Of course, depending on the type of mushroom you’re growing, some of these steps can be shorter or longer. The above information assumes you’re farming a fast-growing species like oyster mushrooms.
These are the different areas you’ll need for your mushroom growing operation.
The microgreen growing process starts by soaking and sowing seeds on day 1. From day 1 to day 4, seeds will begin to germinate. Normally they remain covered and not exposed to light during this stage.
From day 5 to 12, the growing microgreens are uncovered and exposed to light, allowing them to start developing chlorophyll and nutrients. This is also the stage where they start to build up nutrition.
Depending on the type of seed you’re using, the harvest of your microgreens can vary. It might be as soon as day 12, or it could vary to up to 3 or 4 weeks.
These are the different areas you’ll need for your microgreen growing operation.
However, it’s worth noting that there is a lot more flexibility when it comes to growing microgreens, and some of these areas could be shared for multiple purposes.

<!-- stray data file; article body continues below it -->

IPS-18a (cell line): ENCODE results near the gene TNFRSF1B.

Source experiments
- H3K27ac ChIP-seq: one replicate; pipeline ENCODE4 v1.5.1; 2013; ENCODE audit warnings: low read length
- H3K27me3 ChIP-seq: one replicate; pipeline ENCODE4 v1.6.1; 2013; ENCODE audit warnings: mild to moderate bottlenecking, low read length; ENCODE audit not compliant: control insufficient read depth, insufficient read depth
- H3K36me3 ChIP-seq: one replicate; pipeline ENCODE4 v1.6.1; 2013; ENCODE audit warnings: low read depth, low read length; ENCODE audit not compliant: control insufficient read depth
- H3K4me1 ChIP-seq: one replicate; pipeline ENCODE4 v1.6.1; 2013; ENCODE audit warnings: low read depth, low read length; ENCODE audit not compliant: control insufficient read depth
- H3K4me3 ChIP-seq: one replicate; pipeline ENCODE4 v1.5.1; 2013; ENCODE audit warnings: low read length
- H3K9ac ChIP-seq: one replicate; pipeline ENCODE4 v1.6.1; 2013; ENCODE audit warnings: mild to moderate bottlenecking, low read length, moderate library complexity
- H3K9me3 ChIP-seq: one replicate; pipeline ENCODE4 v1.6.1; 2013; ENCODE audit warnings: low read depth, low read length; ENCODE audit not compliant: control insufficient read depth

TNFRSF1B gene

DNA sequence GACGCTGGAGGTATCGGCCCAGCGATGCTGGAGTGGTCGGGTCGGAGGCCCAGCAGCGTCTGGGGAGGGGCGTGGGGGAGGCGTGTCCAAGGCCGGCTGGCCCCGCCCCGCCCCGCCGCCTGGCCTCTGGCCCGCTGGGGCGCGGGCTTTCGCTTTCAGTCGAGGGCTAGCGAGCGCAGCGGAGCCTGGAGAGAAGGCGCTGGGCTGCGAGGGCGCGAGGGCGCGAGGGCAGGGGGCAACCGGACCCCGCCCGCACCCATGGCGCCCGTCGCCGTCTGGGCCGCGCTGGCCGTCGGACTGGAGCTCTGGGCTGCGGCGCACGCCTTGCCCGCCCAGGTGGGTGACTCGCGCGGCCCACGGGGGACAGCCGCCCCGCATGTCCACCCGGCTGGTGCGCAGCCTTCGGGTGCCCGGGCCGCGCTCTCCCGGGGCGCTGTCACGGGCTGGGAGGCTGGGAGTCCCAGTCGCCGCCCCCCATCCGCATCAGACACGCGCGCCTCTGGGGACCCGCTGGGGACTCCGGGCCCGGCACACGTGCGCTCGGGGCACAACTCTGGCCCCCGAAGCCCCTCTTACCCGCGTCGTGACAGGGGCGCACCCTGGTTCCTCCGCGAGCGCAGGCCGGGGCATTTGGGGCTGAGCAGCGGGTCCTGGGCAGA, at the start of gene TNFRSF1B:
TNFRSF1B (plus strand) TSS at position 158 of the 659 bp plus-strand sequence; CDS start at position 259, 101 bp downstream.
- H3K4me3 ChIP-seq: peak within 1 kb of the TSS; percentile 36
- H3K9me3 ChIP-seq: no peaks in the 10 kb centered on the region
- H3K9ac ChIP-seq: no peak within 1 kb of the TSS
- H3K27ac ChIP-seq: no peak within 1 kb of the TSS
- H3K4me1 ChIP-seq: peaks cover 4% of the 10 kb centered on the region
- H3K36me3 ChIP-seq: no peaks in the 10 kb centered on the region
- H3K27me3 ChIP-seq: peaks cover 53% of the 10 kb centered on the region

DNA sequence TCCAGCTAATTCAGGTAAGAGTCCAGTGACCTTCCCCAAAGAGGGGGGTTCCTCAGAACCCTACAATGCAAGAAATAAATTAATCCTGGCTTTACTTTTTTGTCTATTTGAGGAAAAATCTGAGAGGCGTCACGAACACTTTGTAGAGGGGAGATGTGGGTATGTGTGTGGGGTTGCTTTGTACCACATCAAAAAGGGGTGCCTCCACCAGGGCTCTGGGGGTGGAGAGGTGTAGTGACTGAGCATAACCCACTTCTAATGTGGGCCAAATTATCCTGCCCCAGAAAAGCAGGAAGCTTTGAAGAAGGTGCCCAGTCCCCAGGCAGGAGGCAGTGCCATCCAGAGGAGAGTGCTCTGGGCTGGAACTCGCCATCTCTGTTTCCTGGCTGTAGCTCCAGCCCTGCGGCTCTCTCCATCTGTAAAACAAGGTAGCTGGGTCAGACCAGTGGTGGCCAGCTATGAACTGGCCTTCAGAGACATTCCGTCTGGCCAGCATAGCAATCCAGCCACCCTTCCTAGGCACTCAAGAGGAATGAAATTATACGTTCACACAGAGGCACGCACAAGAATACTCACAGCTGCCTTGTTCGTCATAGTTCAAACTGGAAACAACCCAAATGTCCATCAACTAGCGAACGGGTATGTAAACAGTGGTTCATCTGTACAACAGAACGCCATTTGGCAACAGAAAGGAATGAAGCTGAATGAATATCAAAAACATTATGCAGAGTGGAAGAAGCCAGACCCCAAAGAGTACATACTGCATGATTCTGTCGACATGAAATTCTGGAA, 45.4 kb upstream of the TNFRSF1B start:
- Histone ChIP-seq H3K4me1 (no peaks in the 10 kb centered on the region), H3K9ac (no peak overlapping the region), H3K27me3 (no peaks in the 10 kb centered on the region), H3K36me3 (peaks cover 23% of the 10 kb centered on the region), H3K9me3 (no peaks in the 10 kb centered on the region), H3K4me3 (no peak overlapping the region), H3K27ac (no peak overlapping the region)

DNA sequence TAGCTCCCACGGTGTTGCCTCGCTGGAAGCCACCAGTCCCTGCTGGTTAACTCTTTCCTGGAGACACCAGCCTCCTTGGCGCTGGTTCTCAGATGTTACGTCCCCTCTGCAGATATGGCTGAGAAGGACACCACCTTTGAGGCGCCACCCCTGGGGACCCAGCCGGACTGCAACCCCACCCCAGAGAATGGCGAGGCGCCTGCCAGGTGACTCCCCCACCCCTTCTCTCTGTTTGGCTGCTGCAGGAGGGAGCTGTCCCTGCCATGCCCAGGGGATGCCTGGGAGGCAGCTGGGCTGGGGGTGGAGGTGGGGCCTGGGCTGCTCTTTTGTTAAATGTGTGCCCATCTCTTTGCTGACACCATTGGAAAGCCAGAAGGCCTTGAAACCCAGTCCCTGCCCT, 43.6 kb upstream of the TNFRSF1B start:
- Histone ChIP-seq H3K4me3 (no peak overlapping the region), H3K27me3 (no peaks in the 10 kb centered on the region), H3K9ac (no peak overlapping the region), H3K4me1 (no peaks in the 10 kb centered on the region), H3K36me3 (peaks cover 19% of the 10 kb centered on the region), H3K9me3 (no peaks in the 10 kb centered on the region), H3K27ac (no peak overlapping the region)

Growing both mushrooms and microgreens have a lot more in common than differences.
Both of these crops have got a quick growing cycle. You can make a new batch and harvest another batch every week to keep a continuous cycle going.
Both mushrooms and microgreens are grown indoors. That means you can grow either one in controlled environments all throughout the year.
This allows farmers to extend their growing season or supplement some of their more seasonal crops that can only be grown outdoors during the warmer months.
There are fairly simple ways of creating controlled environments that allow you to grow reliably all year round.
Neither one takes up a huge amount of space. A single room can produce thousands of dollars of either crop. And they can both make great use of vertical space.
They can also grow in unused indoor spaces that don’t necessarily have another use.